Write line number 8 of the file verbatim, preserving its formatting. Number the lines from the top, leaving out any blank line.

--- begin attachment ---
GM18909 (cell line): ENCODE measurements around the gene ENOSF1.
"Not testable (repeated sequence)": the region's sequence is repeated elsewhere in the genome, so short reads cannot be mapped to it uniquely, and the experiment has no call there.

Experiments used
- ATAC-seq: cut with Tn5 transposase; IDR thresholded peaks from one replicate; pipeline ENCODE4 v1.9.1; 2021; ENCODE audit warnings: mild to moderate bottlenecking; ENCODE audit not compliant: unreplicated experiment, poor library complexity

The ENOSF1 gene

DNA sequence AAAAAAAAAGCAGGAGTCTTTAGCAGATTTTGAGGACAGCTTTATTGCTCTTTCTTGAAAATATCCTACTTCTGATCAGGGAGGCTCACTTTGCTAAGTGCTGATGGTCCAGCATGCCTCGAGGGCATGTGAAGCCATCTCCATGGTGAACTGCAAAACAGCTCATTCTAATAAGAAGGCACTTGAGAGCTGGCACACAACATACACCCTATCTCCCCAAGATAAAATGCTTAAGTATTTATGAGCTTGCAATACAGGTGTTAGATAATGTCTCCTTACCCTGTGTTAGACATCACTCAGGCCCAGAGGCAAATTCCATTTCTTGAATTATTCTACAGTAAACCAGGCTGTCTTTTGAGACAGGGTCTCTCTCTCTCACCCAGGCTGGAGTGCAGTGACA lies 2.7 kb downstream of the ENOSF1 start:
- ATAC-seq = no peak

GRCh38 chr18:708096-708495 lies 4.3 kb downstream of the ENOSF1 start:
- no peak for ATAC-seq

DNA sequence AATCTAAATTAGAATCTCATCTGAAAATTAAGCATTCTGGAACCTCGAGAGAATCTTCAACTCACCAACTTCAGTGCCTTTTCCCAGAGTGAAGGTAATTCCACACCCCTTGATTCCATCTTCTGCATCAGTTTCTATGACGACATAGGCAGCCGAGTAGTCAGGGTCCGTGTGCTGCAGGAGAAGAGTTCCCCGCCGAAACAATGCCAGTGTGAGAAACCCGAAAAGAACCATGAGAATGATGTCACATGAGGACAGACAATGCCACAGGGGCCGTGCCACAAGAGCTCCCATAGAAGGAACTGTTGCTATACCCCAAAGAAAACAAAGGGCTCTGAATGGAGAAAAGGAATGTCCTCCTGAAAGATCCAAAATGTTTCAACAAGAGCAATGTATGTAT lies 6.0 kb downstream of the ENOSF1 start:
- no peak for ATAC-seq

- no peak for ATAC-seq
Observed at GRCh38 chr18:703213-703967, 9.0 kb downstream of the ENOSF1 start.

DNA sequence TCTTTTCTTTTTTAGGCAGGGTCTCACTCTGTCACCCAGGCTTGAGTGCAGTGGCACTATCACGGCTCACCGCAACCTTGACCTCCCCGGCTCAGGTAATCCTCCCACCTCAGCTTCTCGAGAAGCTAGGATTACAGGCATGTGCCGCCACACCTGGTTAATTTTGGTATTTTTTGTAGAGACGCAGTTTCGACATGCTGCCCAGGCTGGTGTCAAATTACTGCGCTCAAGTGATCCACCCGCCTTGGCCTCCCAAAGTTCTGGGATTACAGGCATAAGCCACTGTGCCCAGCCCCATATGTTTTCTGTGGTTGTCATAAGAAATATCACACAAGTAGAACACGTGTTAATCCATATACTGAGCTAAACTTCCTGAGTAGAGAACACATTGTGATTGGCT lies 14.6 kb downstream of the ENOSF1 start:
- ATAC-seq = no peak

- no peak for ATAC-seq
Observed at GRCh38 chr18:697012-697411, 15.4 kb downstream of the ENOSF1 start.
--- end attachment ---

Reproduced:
GRCh38 chr18:708096-708495 lies 4.3 kb downstream of the ENOSF1 start: